Nina Totenberg Nina Totenberg is NPR's award-winning legal affairs correspondent.
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Nina Totenberg

Supreme Court Appears Ready To Let 40-Foot Cross Stand On Public Land

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The Peace Cross in Maryland is a memorial to veterans from World War I. Becky Harlan /NPR hide caption

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Becky Harlan /NPR

Supreme Court Appears Ready To Let Cross Stand But Struggles With Church-State Test

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A World War I memorial cross sits in Bladensburg, Md., just outside Washington, D.C. The federal government asked the Supreme Court to rule in favor of the cross, which critics say is an unconstitutional state religious endorsement. Arguments are scheduled to be heard this week. Becky Harlan/NPR hide caption

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Becky Harlan/NPR

Crews remove early morning snow during a winter storm at the Supreme Court on Wednesday. It's not unusual for the high court to be open when the rest of Washington is closed. Jessica Gresko/AP hide caption

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Jessica Gresko/AP

Supreme Court Limits Civil Asset Forfeiture, Rules Excessive Fines Apply To States

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Ginsburg, sketched here with the rest of the Supreme Court last year, worked from home on the cases the court heard in January. On Tuesday, she returned to the bench. Dana Verkouteren/AP hide caption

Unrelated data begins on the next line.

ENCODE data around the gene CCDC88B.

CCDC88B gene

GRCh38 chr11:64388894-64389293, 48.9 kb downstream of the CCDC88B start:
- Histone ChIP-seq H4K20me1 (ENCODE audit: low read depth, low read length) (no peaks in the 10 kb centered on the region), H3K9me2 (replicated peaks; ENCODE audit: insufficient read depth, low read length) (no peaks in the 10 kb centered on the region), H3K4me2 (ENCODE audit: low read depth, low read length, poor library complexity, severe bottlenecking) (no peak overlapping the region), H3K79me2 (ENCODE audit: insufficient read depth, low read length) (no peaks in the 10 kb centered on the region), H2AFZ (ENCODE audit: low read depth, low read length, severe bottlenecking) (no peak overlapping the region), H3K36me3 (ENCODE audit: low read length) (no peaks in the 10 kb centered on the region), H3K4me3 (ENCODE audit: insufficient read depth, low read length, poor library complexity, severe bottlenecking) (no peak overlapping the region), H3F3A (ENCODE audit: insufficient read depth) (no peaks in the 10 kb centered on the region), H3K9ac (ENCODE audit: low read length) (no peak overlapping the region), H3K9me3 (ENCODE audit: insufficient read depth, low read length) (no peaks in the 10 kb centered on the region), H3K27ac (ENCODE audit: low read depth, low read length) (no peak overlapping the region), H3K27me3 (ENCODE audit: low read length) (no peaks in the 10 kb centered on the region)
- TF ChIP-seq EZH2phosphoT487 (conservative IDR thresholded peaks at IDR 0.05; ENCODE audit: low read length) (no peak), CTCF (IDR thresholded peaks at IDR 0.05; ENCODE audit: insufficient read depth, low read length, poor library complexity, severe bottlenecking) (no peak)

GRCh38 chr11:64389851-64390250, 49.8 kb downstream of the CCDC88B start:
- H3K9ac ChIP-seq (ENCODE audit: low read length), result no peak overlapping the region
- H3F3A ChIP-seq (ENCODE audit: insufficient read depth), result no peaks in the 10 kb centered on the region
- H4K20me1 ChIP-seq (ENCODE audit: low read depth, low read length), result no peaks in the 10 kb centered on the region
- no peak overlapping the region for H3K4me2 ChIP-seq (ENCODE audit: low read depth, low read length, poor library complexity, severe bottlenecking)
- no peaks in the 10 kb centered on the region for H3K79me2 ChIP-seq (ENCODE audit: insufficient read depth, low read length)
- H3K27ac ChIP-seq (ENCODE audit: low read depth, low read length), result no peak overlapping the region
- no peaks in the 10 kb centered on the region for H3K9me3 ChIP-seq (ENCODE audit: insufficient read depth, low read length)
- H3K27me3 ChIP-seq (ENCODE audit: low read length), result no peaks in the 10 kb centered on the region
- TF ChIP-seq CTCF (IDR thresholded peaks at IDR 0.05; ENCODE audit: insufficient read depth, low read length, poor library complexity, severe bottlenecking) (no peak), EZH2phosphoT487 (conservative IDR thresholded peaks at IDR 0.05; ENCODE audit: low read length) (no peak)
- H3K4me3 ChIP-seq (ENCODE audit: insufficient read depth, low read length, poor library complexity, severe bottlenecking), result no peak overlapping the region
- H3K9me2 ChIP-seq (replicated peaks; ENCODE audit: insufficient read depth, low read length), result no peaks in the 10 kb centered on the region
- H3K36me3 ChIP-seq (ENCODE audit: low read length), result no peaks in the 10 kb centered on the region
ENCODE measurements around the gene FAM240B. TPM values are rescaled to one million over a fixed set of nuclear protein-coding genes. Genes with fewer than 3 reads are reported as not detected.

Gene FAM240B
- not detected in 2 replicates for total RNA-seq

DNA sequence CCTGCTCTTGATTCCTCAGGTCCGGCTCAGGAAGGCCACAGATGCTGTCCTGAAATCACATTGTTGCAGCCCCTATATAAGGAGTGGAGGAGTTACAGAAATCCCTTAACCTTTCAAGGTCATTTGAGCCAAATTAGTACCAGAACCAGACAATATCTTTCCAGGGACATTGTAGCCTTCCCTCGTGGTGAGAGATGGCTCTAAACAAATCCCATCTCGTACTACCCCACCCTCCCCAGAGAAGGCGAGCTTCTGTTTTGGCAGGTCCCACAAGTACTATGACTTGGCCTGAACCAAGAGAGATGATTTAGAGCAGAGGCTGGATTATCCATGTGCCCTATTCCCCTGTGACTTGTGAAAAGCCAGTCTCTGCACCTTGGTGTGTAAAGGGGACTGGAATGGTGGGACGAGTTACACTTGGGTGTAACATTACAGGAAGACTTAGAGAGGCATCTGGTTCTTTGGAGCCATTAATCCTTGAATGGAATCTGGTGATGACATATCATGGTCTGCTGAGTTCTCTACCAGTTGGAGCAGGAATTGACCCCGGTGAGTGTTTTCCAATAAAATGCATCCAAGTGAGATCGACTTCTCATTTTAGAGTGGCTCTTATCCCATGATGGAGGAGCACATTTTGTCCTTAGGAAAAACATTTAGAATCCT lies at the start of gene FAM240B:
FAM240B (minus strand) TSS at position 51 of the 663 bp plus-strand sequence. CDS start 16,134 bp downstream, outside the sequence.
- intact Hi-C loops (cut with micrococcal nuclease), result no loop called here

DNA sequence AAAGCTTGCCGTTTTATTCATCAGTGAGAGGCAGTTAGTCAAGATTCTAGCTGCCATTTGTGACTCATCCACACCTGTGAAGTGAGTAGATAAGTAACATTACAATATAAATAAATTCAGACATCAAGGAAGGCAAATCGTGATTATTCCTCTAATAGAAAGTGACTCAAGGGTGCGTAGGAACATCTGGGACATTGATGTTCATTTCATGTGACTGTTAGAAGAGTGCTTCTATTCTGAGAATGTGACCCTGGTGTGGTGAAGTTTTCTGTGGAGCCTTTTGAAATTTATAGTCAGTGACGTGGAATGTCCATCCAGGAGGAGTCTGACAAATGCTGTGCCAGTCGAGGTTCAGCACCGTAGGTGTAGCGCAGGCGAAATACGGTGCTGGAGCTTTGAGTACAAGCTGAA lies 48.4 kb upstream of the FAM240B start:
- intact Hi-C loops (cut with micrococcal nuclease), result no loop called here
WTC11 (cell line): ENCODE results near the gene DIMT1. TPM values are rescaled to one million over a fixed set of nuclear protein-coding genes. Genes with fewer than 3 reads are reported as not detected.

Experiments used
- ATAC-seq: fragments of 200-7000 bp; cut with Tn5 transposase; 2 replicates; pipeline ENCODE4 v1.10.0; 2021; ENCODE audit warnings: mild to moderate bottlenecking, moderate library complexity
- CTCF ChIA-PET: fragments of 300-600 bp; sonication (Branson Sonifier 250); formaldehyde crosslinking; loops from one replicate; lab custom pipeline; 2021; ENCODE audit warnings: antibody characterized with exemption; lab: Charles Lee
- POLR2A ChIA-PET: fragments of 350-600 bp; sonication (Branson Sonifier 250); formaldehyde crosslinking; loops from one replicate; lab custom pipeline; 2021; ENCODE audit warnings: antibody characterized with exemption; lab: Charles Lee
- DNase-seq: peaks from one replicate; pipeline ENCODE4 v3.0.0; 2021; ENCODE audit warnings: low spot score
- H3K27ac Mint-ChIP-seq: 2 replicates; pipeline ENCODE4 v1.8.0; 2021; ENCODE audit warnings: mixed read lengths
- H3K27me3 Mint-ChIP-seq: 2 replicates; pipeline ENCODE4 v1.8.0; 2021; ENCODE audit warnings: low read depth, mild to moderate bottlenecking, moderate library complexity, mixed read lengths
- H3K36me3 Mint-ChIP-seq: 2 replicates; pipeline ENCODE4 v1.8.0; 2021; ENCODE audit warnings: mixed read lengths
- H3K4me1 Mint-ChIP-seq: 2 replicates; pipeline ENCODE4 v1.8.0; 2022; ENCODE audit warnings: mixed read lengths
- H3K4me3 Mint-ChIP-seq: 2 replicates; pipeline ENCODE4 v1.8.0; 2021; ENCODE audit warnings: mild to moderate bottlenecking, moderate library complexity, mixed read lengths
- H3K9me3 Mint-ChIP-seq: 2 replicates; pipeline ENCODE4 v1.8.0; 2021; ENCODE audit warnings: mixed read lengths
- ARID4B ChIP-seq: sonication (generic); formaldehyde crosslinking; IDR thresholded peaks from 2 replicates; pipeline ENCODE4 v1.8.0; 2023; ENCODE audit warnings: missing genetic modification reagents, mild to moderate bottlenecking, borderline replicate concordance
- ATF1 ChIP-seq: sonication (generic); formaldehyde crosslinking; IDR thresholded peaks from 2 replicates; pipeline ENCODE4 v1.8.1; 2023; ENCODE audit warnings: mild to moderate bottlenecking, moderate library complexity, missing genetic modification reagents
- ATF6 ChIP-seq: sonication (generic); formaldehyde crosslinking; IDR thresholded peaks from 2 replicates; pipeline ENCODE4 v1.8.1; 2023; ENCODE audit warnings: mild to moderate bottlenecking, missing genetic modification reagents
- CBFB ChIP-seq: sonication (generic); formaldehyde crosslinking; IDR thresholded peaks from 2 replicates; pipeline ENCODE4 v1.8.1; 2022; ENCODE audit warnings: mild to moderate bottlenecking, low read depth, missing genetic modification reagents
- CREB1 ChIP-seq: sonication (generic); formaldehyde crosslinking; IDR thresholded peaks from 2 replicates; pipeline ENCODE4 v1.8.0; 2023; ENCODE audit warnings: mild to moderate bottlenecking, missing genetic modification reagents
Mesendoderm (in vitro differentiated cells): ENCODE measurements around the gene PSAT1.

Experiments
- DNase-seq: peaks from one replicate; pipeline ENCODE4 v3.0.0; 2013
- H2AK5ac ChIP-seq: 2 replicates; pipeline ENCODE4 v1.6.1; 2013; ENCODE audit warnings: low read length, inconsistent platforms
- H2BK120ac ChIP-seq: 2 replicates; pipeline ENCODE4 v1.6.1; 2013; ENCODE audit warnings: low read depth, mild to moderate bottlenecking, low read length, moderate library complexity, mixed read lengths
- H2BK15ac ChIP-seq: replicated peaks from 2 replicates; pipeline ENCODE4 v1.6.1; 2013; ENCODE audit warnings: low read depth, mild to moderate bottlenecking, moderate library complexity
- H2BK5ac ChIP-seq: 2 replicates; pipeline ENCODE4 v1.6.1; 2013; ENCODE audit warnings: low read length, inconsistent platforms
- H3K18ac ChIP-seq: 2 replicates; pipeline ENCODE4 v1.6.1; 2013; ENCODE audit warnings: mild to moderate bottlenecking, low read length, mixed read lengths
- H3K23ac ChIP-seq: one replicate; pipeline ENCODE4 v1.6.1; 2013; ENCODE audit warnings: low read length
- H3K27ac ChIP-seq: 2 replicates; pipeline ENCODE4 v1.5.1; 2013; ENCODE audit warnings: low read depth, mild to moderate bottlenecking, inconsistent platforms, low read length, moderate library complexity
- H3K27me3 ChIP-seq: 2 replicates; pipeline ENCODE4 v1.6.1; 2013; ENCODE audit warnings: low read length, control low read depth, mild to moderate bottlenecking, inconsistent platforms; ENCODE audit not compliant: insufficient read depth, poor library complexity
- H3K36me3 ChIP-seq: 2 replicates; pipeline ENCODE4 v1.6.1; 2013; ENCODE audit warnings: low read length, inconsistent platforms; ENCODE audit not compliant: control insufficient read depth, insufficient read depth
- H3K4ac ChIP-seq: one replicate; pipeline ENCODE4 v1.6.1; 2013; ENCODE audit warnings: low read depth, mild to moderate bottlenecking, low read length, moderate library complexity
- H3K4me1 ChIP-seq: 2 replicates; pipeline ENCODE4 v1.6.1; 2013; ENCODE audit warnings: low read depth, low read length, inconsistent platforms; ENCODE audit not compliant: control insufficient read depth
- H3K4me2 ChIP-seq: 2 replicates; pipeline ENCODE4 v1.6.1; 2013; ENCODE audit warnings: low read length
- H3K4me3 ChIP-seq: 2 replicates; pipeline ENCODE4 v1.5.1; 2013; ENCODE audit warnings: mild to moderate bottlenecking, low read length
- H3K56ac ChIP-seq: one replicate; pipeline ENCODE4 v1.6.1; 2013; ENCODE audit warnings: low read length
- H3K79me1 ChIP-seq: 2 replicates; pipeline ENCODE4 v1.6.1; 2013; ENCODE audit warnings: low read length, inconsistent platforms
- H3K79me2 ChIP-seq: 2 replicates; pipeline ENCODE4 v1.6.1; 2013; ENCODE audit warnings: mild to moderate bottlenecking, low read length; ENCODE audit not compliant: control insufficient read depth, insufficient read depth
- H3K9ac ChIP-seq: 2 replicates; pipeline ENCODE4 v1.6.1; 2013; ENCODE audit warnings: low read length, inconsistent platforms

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Dana Verkouteren/AP

Justice Ginsburg Appears Strong In First Appearance At Supreme Court This Year

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A legal battle is expected to come down to one question: Is it constitutional for the president to ignore Congress' decision not to give him all the money he wants for a Southern border wall, like that at Tijuana, Mexico, and, instead get it by declaring a national emergency? Mario Tama/Getty Images hide caption

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Mario Tama/Getty Images

Trump's National Emergency Sets Up Legal Fight Over Spending Authority

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Trump's National Emergency Declaration Is Likely To Face Constitutionality Challenges

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Supreme Court To Take On Gun Laws This Spring

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Supreme Court Hears Case Over Total Wine's Desire To Expand Into Tennessee

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